> So (!strcmp(argv[1], "ABC") is true if the string pointed to by argv[1]
> is equal to "ABC". If you treat the result of strcmp() as a boolean,
> it's true of the strings are unequal, false if they're equal.
>
> Personally, I prefer to be more explicit; I'd write:
>
> if (strcmp(argv[1], "ABC") != 0) ...
>
> but you'll commonly see the !strcmp() form in C code.

Your preferred code does the opposite of the original code.

Keith Thompson

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Aug 2, 2013, 7:34:04 PM8/2/13
to
Ike Naar <i...@ukato.freeshell.org> writes:
> On 2013-08-01, Keith Thompson <ks...@mib.org> wrote:
>> Barry Schwarz <schw...@dqel.com> writes:
>> [...]
>>> If you want to check whether the string has a certain value, you would
>>> use strcmp or strncmp in the condition of your if statement. Something
>>> along the lines of
>>> if (!strcmp(argv[1], "ABC")
>>> {/* equal code */}
>>> else
>>> {/* optional not equal code */}
>>
>> To be clear (since the OP may not be aware of it), strcmp() returns a
>> value less than, equal to, or greater than 0 if the first argument is
>> respectively than, equal to, or greater than the right argument.
>>
>> So (!strcmp(argv[1], "ABC") is true if the string pointed to by argv[1]
>> is equal to "ABC". If you treat the result of strcmp() as a boolean,
>> it's true of the strings are unequal, false if they're equal.
>>
>> Personally, I prefer to be more explicit; I'd write:
>>
>> if (strcmp(argv[1], "ABC") != 0) ...
>>
>> but you'll commonly see the !strcmp() form in C code.
>
> Your preferred code does the opposite of the original code.

D'oh!

I'm tempted to say that this demonstrates the dangerous obscurity
of the !strcmp() form, so that even experienced programmers can get
it wrong, but I'll resist that temptation and just try to pay more
attention next time.

--
Keith Thompson (The_Other_Keith) ks...@mib.org <http://www.ghoti.net/~kst>
Working, but not speaking, for JetHead Development, Inc.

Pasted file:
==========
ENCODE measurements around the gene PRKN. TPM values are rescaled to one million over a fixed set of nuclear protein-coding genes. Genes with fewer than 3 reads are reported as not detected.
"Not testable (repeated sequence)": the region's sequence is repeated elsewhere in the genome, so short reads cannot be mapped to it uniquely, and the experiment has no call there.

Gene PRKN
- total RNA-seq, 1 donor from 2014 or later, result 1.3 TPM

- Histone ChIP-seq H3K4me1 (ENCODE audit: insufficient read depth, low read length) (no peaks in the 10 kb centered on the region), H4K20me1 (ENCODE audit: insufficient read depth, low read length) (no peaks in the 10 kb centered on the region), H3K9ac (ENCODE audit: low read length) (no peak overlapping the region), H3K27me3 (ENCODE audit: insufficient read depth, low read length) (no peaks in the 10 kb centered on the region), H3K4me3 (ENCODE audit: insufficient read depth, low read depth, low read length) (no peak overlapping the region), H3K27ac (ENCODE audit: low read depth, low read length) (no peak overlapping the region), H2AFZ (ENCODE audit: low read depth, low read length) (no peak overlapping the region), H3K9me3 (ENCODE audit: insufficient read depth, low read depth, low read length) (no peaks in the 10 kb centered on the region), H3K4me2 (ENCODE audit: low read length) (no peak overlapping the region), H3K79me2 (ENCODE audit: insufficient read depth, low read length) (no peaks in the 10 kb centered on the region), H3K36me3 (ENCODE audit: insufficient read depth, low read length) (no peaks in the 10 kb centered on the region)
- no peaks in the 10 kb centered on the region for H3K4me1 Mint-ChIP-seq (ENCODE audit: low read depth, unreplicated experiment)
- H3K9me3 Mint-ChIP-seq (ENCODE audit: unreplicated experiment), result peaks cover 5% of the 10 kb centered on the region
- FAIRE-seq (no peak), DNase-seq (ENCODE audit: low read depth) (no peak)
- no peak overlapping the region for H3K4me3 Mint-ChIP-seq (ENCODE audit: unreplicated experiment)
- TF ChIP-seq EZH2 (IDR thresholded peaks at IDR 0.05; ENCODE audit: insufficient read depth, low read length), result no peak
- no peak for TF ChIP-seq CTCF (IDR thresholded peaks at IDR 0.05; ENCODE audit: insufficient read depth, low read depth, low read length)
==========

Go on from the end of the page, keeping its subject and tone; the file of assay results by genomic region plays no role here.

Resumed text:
"We must do something. This is something. Therefore, we must do this."
-- Antony Jay and Jonathan Lynn, "Yes Minister"

Roberto Waltman

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Aug 5, 2013, 12:24:07 PM8/5/13
to
nilay wrote:
>as i tried to show above, I want to pass a filter condition
>at command-line input. And I want to convert that input string
>to 'if-condition expression' so that it can be used in the program.
>How can it be done??

This may or not be of help for what you need, (as others replied, the
requirements are vague), but you may want to look at the source code
of the "find" command. (In Unix/Linux/FreeBSD etc.)

To see how a list of switches in the command line, such as

find / -type f \( -mtime < 3 -o -size > 10k \) \( -name AB -o
-name BA \) ...

is converted in conditions that can be checked at run time.

In the general case, you need to build an interpreter for a small
embedded language, specific to the conditions you need to check.
--
Roberto Waltman

[ Please reply to the group,
return address is invalid ]

malcolm...@btinternet.com

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Sep 2, 2013, 5:09:12 AM9/2/13
to
On Wednesday, July 31, 2013 3:58:38 AM UTC+1, nilay wrote:
>
> I want to do the following,
>
> as i tried to show above, I want to pass a filter condition
> at command-line input. And I want to convert that input string
> to 'if-condition expression' so that it can be used in the program.
>
> How can it be done?? I am struggling very hard to get it right.
>
C is compiled, so none of the compile time logic is avialable at
runtime. Unlike some other languages you can't write a string in
C like "if(a==b) printf("Hi");" and have the C environment evaluate
it for you.
You can write your own interpreter. Go to my website
http://www.malcolmmclean.site11.com/www
and look at the MiniBasic webpages (below the book) to understand how
to get started in the interpreter game.

Paul D. DeRocco

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Sep 7, 2013, 12:25:49 AM9/7/13
to
> On 7/30/2013 7:58 PM, nilay wrote:
>
> I want to do the following,